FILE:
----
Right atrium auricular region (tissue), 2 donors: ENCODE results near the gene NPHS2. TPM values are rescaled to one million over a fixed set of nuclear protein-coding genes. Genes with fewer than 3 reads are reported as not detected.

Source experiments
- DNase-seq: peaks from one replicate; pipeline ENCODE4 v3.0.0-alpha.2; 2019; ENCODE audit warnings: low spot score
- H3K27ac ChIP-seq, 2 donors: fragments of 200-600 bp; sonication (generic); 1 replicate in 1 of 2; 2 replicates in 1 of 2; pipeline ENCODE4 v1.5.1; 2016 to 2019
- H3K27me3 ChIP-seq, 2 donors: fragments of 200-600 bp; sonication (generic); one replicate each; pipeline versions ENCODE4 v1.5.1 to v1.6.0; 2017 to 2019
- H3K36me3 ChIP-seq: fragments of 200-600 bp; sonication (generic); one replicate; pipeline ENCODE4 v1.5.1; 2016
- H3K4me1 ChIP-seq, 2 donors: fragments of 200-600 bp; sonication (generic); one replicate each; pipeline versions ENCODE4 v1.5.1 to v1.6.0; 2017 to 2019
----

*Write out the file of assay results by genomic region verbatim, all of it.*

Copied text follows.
Right atrium auricular region (tissue), 2 donors: ENCODE results near the gene NPHS2. TPM values are rescaled to one million over a fixed set of nuclear protein-coding genes. Genes with fewer than 3 reads are reported as not detected.

Source experiments
- DNase-seq: peaks from one replicate; pipeline ENCODE4 v3.0.0-alpha.2; 2019; ENCODE audit warnings: low spot score
- H3K27ac ChIP-seq, 2 donors: fragments of 200-600 bp; sonication (generic); 1 replicate in 1 of 2; 2 replicates in 1 of 2; pipeline ENCODE4 v1.5.1; 2016 to 2019
- H3K27me3 ChIP-seq, 2 donors: fragments of 200-600 bp; sonication (generic); one replicate each; pipeline versions ENCODE4 v1.5.1 to v1.6.0; 2017 to 2019
- H3K36me3 ChIP-seq: fragments of 200-600 bp; sonication (generic); one replicate; pipeline ENCODE4 v1.5.1; 2016
- H3K4me1 ChIP-seq, 2 donors: fragments of 200-600 bp; sonication (generic); one replicate each; pipeline versions ENCODE4 v1.5.1 to v1.6.0; 2017 to 2019